These courses represent the discretionary part of every Harvard College student’s study plan. You can use them to explore personal interests outside of your concentration. You can also use them to take Freshman Seminars, pursue a secondary or minor field, pursue a concurrent Masters, do advanced language study leading to a citation, or study abroad in an area outside of your concentration.

Pro-tip

Gateway Courses to Potential Concentrations 

If you are a first-year or sophomore who has not yet decided on a concentration, consider taking one or more gateway (introductory) courses in the concentrations you are considering. Gateway courses generally assume no prior exposure to the field, and many gateway courses also double count for Gen Ed credit. Every Harvard College concentration website provides a list of designated gateway courses for interested students. Begin exploring today!

The Arts and Humanities Division of Harvard College has prepared a guide to gateway courses.  The Life Sciences cluster program has also created a guide of its own.

Prerequisites 

Know the course prerequisites for the courses you are considering. In some cases, instructors may waive a prerequisite if persuaded that you have the equivalent background, but you must check directly with the instructors.

Enrollment Restrictions and Lotteries Some courses have course caps, requiring you to submit a petition to join the course through my.harvard. In addition, you may need to participate in an enrollment lottery if interest exceeds available seats. Individual courses or departments may have specific lottery or petition instructions and deadlines; check for enrollment restrictions as stated in my.harvard. If a course you are considering requires a lottery, information about the lottery process should be clearly provided on the home page of the course website.

Want to know more?

Student and adviser talking at a table during the fair

Advising

Please take full advantage of the robust academic advising network at the College. Many people here are eager to help you navigate your options, answer your questions, and make wise choices. Online tools are great, but they are no substitute for a one-on-one personal conversation with an adviser!

  • Work with your first-year, sophomore, or concentration adviser to select classes. Your academic adviser’s name and contact details are visible in your my.harvard advising portal, under the Advising Network tab. You are required to meet with your first-year, sophomore, or concentration adviser before the course registration deadline (Friday, August 26, 2022). You will be unable to enroll in courses until your adviser approves the courses in your Crimson Cart and lifts the Advising Hold. When meeting with advisers, you should plan to bring any questions or concerns that you have about courses, concentrations, grading, or requirements.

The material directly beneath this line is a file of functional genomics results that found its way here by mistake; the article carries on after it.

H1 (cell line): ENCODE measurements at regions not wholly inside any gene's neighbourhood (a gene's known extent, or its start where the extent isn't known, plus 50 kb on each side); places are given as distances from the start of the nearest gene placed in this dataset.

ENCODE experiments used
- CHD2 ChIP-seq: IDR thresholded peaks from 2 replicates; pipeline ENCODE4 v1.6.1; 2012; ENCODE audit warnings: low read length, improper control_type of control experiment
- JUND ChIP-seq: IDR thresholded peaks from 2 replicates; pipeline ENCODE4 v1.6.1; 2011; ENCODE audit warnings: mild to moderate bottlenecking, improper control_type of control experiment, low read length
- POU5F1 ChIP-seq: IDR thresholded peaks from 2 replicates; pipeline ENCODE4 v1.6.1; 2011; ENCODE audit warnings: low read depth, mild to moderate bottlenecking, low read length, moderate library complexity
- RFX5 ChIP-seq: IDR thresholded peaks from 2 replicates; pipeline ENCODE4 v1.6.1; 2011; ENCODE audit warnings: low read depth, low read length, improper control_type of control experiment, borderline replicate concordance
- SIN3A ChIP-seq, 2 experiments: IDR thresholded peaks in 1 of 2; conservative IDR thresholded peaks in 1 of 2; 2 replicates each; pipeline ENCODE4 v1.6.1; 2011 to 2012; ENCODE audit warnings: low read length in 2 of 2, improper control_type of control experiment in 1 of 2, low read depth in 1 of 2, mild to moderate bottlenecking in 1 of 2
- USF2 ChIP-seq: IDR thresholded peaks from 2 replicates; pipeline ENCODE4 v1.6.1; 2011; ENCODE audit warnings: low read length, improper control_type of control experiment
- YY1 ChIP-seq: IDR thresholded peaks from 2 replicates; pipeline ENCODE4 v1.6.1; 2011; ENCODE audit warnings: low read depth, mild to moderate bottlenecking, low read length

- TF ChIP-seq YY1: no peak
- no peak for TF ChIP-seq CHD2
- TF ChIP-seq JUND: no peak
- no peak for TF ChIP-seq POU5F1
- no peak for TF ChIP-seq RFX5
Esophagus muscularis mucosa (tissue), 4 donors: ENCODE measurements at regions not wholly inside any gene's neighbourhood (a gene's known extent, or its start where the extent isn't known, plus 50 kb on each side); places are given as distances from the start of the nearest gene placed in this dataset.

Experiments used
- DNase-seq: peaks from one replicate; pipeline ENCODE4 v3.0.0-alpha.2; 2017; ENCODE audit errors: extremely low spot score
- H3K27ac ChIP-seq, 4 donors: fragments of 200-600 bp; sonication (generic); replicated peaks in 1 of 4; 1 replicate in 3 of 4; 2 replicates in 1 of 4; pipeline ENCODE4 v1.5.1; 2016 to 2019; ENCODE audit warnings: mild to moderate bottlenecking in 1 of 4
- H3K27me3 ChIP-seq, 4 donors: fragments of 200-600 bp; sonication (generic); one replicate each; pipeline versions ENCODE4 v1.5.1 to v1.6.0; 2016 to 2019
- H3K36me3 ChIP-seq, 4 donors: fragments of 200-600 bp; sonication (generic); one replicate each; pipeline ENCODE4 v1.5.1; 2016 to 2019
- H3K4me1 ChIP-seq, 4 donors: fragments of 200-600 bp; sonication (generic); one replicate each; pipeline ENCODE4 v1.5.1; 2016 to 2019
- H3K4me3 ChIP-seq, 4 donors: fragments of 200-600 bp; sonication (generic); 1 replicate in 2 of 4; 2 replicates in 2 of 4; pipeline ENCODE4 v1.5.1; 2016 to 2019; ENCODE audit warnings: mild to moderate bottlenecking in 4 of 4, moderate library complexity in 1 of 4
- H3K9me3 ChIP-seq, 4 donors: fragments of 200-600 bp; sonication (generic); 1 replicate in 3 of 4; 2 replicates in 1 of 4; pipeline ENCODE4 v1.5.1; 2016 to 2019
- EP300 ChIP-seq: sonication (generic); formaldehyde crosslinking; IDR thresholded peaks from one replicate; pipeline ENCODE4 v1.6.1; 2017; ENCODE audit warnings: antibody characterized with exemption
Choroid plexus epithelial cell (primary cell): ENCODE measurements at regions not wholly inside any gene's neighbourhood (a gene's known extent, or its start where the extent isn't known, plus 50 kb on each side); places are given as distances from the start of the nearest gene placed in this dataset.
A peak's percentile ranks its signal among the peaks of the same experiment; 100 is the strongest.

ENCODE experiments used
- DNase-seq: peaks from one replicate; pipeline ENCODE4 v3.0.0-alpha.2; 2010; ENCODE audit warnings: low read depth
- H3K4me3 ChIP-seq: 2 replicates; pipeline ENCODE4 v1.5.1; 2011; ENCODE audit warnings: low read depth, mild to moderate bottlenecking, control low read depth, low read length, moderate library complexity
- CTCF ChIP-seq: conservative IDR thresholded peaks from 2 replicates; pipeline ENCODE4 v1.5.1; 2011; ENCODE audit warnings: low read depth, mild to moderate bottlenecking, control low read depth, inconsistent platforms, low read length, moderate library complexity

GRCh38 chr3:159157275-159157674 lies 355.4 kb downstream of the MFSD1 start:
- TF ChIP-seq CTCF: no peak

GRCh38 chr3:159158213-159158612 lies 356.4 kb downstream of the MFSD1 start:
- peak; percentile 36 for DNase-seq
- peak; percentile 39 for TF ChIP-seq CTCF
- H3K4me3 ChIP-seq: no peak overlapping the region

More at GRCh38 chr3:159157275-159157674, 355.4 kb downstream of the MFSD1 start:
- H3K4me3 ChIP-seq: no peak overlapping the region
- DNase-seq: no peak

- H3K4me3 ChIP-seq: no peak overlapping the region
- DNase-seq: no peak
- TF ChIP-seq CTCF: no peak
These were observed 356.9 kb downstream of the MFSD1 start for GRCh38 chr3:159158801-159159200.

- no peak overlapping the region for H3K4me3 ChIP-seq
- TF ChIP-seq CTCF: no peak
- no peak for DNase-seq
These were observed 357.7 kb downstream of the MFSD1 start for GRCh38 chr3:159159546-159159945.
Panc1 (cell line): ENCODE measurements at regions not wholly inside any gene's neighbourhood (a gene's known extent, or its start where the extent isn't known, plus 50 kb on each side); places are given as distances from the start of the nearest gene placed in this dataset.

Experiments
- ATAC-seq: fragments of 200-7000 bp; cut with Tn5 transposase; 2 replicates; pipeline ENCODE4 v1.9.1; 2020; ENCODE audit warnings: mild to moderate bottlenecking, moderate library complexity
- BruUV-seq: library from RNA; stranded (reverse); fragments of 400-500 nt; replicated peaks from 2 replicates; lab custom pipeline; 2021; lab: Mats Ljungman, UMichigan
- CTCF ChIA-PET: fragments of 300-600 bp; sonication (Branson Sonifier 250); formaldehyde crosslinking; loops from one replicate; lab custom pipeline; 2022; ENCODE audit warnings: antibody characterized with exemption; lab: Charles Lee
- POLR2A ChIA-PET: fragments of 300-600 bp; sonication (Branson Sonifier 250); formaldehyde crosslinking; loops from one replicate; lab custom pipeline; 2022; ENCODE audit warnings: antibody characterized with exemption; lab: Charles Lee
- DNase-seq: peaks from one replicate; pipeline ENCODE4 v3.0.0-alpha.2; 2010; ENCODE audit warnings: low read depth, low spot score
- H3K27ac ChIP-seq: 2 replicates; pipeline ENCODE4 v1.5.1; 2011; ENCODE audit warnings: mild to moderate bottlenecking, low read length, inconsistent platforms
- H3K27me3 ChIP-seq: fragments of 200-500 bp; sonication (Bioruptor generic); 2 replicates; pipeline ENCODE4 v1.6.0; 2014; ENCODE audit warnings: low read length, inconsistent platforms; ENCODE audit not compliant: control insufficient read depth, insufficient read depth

• The Advising Programs Office (APO) offers individual advising sessions for all undergraduates during the term and small group advising conversations for incoming first-years through early August through the Crimson Scheduler to help you make informed choices. 

  • Placement Advising: If you have questions about the results of any of your placement exams, help is available. You can find more information about where to get advice on the placement exams website or send an email to placement-help@fas.harvard.edu.  

Students walking through Winthrop House Courtyard

Special Considerations for First-Years

Some courses, such as Expository Writing and Freshman Seminars, are only open to first-year students and require that you participate in an application or sectioning process. You can find more information about first-year requirements and special opportunities in the document, How to Prepare for Fall Course Registration, and by clicking on the links at the bottom of this section.

Pro-tip

The Writing Placement Exam, which is administered to all incoming students, allows the Writing Program to advise students whether they should enroll directly into Expos 20 or whether they would be better served by first taking the elective Expos Studio 10 in the fall. Students who are recommended to enroll directly in Expos 20 are pre-assigned to take it in either fall or spring term. 

More on First-Year Opportunities

Harvard Yard.

Key Dates and Deadlines

A full list of all dates and deadlines can be found on the College calendar.  

Course Cross Registration  

The Faculty of Arts and Sciences allows Harvard College students to cross-register at other Harvard schools. We also have a cross-registration agreement with MIT. If the two schools have different registration deadlines, you must cross-register by the earlier deadline, so (for example) if an MIT class has a registration deadline earlier than Harvard’s, you must register by the MIT deadline. Learn more about cross-registration.  
 

*All times mentioned in this guide are Eastern